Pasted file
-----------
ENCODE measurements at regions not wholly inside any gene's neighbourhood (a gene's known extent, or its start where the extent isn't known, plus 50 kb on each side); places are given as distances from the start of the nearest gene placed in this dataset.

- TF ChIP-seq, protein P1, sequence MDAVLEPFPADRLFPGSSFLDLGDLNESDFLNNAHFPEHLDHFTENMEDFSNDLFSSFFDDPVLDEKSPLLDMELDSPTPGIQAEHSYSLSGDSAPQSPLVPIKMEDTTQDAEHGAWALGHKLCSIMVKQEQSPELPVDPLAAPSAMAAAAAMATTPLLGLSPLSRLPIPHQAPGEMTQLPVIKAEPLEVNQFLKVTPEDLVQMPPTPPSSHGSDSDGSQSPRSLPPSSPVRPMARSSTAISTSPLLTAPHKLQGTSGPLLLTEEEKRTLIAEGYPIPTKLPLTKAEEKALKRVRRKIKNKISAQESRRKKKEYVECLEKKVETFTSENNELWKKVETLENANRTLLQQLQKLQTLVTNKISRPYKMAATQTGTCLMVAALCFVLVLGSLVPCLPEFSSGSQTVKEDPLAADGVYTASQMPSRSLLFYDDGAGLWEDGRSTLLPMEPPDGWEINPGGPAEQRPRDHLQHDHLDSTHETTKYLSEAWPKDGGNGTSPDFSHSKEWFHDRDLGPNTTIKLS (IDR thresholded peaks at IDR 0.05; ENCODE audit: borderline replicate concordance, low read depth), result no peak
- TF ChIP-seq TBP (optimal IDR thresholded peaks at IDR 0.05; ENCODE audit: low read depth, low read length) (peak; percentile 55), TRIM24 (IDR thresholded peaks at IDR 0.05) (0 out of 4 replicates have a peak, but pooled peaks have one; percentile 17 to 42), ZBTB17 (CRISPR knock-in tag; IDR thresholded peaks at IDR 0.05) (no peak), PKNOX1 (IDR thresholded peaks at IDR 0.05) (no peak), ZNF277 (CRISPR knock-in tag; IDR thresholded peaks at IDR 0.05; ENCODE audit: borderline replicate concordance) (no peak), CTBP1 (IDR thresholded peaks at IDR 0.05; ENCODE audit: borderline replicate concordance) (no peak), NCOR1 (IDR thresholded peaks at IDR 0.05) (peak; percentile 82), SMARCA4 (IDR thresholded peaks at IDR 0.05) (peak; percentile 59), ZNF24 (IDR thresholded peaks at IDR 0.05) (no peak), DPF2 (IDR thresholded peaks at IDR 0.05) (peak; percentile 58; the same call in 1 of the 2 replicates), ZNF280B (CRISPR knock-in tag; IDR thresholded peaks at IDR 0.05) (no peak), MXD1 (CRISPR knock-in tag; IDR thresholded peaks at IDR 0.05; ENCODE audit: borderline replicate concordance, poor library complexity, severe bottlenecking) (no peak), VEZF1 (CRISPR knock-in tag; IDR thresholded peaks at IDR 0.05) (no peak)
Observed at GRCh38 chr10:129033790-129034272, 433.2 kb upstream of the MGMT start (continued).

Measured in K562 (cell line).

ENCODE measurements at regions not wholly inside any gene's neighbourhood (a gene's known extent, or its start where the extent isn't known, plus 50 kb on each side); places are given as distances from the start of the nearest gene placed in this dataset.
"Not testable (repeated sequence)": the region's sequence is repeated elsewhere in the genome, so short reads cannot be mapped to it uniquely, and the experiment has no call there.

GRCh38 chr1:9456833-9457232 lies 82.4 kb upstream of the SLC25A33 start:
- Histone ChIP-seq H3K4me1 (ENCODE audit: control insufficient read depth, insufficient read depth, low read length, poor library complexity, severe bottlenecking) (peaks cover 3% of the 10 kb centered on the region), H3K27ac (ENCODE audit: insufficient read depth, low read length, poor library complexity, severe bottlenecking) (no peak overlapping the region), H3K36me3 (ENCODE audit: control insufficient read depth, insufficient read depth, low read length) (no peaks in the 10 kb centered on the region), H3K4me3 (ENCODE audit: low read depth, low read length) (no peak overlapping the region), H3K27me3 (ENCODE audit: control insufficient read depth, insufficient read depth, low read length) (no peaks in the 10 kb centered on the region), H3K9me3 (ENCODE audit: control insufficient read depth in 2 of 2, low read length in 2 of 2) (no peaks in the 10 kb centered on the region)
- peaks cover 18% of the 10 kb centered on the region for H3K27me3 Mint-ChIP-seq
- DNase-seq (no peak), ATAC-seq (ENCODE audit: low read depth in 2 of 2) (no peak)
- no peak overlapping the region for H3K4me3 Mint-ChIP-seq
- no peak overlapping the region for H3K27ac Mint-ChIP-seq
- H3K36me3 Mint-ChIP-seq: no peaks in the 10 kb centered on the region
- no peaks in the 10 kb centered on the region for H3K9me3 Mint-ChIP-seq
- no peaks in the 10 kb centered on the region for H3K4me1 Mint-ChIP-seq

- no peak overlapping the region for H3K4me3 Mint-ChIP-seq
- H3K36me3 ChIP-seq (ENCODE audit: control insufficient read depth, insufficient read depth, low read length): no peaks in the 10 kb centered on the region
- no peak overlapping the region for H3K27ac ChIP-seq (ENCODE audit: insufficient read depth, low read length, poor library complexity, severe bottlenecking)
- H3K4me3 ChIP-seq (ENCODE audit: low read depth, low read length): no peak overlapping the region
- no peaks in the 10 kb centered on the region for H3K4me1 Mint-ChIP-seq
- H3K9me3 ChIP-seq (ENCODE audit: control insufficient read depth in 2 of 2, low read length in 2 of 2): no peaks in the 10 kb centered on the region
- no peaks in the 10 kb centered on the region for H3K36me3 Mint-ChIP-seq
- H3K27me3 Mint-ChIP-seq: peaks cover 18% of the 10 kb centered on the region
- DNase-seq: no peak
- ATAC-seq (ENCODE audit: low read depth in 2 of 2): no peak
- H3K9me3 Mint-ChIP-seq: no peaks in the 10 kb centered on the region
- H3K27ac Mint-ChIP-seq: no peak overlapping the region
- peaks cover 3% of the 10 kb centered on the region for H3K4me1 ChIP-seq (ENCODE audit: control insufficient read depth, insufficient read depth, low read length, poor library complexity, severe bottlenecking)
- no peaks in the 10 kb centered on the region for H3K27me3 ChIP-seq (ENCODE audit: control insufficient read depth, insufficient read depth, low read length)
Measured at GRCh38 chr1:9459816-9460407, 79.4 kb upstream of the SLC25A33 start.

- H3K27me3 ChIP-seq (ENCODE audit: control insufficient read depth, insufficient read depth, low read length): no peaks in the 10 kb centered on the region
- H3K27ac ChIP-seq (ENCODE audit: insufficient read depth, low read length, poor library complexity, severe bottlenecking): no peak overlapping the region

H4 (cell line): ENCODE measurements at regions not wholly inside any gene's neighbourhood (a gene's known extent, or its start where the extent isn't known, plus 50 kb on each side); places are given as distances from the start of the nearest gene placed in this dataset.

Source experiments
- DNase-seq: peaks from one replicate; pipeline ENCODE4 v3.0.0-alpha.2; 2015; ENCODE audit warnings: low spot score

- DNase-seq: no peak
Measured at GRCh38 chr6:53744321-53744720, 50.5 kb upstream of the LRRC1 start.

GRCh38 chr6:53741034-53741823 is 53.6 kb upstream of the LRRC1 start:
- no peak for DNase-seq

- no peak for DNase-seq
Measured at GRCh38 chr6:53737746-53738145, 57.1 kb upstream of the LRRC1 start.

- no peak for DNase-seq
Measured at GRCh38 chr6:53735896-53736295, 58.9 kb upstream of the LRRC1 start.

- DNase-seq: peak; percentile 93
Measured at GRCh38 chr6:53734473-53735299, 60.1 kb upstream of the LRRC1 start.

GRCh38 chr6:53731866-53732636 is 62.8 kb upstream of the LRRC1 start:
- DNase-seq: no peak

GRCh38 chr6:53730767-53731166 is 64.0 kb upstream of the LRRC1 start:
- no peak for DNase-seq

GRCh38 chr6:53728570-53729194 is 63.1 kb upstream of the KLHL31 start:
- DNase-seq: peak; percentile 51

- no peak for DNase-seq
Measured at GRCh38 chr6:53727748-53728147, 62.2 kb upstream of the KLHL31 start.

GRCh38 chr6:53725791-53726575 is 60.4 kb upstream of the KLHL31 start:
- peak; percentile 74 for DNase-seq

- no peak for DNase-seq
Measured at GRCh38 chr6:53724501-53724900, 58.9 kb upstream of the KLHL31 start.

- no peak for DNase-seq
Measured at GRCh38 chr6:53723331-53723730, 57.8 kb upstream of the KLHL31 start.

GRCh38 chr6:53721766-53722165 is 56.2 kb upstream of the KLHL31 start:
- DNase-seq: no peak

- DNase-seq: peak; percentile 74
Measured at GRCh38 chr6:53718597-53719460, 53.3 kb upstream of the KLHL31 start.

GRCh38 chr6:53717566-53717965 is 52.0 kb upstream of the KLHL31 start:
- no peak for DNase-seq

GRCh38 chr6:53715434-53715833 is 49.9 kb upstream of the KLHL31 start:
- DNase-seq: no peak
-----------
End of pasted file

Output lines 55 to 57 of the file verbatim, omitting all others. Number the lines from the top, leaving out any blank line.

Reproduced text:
GRCh38 chr6:53725791-53726575 is 60.4 kb upstream of the KLHL31 start:
- peak; percentile 74 for DNase-seq

- no peak for DNase-seq